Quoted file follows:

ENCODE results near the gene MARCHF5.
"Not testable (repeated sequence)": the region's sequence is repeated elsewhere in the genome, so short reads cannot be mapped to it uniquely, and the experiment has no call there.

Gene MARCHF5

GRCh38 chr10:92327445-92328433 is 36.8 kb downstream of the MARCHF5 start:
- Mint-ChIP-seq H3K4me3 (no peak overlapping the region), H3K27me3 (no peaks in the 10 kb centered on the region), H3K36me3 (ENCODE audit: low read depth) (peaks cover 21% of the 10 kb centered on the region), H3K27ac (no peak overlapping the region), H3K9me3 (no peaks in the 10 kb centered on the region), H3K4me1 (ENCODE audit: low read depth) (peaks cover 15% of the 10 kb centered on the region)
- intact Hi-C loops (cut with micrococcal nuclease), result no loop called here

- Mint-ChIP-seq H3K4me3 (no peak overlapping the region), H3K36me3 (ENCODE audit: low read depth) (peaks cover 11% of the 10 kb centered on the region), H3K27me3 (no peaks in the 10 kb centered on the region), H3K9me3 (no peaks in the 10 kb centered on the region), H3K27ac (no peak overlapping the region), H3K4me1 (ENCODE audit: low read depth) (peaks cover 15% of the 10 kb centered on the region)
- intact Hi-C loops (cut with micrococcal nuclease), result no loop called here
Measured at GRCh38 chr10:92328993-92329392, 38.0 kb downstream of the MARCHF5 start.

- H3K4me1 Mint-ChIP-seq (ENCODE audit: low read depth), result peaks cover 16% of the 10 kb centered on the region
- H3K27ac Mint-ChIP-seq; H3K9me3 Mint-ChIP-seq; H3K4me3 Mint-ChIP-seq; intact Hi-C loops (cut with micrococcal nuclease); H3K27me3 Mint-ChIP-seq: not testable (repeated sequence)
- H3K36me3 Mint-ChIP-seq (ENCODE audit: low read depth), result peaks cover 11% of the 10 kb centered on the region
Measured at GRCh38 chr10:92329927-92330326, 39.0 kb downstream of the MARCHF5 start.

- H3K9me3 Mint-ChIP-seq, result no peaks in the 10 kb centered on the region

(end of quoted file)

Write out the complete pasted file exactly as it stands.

ENCODE results near the gene MARCHF5.
"Not testable (repeated sequence)": the region's sequence is repeated elsewhere in the genome, so short reads cannot be mapped to it uniquely, and the experiment has no call there.

Gene MARCHF5

GRCh38 chr10:92327445-92328433 is 36.8 kb downstream of the MARCHF5 start:
- Mint-ChIP-seq H3K4me3 (no peak overlapping the region), H3K27me3 (no peaks in the 10 kb centered on the region), H3K36me3 (ENCODE audit: low read depth) (peaks cover 21% of the 10 kb centered on the region), H3K27ac (no peak overlapping the region), H3K9me3 (no peaks in the 10 kb centered on the region), H3K4me1 (ENCODE audit: low read depth) (peaks cover 15% of the 10 kb centered on the region)
- intact Hi-C loops (cut with micrococcal nuclease), result no loop called here

- Mint-ChIP-seq H3K4me3 (no peak overlapping the region), H3K36me3 (ENCODE audit: low read depth) (peaks cover 11% of the 10 kb centered on the region), H3K27me3 (no peaks in the 10 kb centered on the region), H3K9me3 (no peaks in the 10 kb centered on the region), H3K27ac (no peak overlapping the region), H3K4me1 (ENCODE audit: low read depth) (peaks cover 15% of the 10 kb centered on the region)
- intact Hi-C loops (cut with micrococcal nuclease), result no loop called here
Measured at GRCh38 chr10:92328993-92329392, 38.0 kb downstream of the MARCHF5 start.

- H3K4me1 Mint-ChIP-seq (ENCODE audit: low read depth), result peaks cover 16% of the 10 kb centered on the region
- H3K27ac Mint-ChIP-seq; H3K9me3 Mint-ChIP-seq; H3K4me3 Mint-ChIP-seq; intact Hi-C loops (cut with micrococcal nuclease); H3K27me3 Mint-ChIP-seq: not testable (repeated sequence)
- H3K36me3 Mint-ChIP-seq (ENCODE audit: low read depth), result peaks cover 11% of the 10 kb centered on the region
Measured at GRCh38 chr10:92329927-92330326, 39.0 kb downstream of the MARCHF5 start.

- H3K9me3 Mint-ChIP-seq, result no peaks in the 10 kb centered on the region